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Chillibreeze Interview with Kau Poh Moi
Kau is an intuitive, conscious learner, with a highly sensitive personality. She is on a mission to help companies to build cost effective talent solutions and to pioneer a new approach to grooming the next generation of Learning Designers
1. Can you tell us a bit about what you do?
When I started I had to create learning experiences within a science centre gallery using interactive exhibits [in 1982], inside classrooms [since 1981], using multi-bank projectors [in 1986], using videos [since 1985], multi-media [since 1990], use of humour [since 1980] and build learning solutions [since 2000]…
All these wonderful experiences, together with my 3 areas of tertiary training, give me an added advantage to be able to ‘thin slice’ [term borrowed from Malcolm Gladwell] and build insights on the use of media for learning and the use of learning for talent management and the use of talent management for corporate growth.
alacarte LEARNING was launched in the year 2000 to bring value to clients and Primer was launched in 2010 to bring value to future Learning Designers
Learning is both a destination and a launching pad…just like a frog would land on and leap from the same lily pad… and the frog never stops till it expires. It is not possible for anyone to claim to be ‘the guru’ on learning because so many of the brain’s functions are still not fully understood. Learning is more than just the physical brain, it is also the soul, and the spirit. Learning experiences must touch all three aspects if transformation is the intent.
3. What is a ‘Learning Designer’?
Good question. Many would offer different explanations because that is the problem…it means different things to different people. I prefer this term compared to ‘Instructional Design’. The key frustration of many professionals in this field lies in the fact that our contributions are hardly recognised and treasured. What we bring to the table is intangible…our absence is felt more than our presence can substantiate. It is a sad situation.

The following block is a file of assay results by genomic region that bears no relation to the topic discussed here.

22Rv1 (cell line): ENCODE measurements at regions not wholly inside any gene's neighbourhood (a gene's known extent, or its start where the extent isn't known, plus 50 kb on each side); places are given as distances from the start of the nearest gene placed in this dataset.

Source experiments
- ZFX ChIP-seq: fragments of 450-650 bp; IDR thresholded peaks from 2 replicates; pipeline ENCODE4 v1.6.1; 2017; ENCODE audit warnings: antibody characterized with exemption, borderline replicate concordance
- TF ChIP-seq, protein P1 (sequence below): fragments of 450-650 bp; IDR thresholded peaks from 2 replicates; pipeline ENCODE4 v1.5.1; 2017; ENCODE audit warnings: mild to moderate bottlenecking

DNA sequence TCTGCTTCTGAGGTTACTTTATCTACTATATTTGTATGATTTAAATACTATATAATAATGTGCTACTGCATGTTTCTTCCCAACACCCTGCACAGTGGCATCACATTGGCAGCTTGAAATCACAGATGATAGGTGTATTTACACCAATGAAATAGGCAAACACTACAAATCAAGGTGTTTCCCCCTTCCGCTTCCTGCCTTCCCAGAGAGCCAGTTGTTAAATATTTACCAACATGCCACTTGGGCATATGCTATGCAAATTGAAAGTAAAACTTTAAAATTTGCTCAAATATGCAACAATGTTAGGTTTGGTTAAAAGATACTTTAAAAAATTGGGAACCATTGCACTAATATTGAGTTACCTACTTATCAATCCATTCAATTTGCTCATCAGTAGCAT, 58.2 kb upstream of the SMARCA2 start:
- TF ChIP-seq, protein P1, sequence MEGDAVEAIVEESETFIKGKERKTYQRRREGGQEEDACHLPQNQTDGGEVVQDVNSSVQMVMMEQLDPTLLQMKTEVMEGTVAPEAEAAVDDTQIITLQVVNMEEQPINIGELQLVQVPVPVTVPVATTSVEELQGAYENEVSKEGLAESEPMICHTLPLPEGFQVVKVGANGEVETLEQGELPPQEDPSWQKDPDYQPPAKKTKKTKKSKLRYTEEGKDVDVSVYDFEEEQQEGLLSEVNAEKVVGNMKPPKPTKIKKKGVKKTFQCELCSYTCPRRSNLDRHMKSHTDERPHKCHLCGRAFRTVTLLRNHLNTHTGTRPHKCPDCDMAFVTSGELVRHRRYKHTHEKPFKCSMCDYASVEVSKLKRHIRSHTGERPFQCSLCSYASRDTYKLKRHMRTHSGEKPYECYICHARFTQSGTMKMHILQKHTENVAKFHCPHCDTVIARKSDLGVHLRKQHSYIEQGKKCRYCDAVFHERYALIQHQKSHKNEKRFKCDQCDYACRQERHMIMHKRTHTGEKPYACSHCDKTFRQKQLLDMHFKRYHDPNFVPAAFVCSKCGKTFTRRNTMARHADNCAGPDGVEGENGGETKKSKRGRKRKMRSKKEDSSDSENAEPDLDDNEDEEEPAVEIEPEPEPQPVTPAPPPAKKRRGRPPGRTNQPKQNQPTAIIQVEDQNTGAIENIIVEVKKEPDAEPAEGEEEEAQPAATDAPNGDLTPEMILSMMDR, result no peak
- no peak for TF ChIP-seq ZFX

A Learning Designer is the ‘sum-total’ of the engineer who builds the plane, the air traffic controller in the control tower who directs movements, the pilot who safely lands the plane at its destination and the ground crew who ensure smooth passage. And more!
4. Tell us more about how you merge your interests in anthropology and organizational and learning psychology to improve the quality of Learning Designers.
Learning is a complex event that is constantly happening, whether we are conscious of it or not; the learning affects different parts of the brain simultaneously, firing fast and furious electro-chemical signals through the neurons and across synapses. What we can see are the observable behaviours. Learning Theories are formed when researchers conduct experiments and watch and predict certain observable behaviours. So theories come from us to the ‘subjects’ and not vice versa. We should remember that we are the theories, the theories are not us. That means, when we design learning, we can give credence to our own responses and map our own tendencies for guidance instead of blindly quoting and following theories. It is therefore quite essential that learning designers be like the Civet Cat and coffee - where content gets ‘consumed, digested and then re-constituted’ [such coffee fetches a premium price]. The best of any design cannot ignore the idiosyncrasies of humans.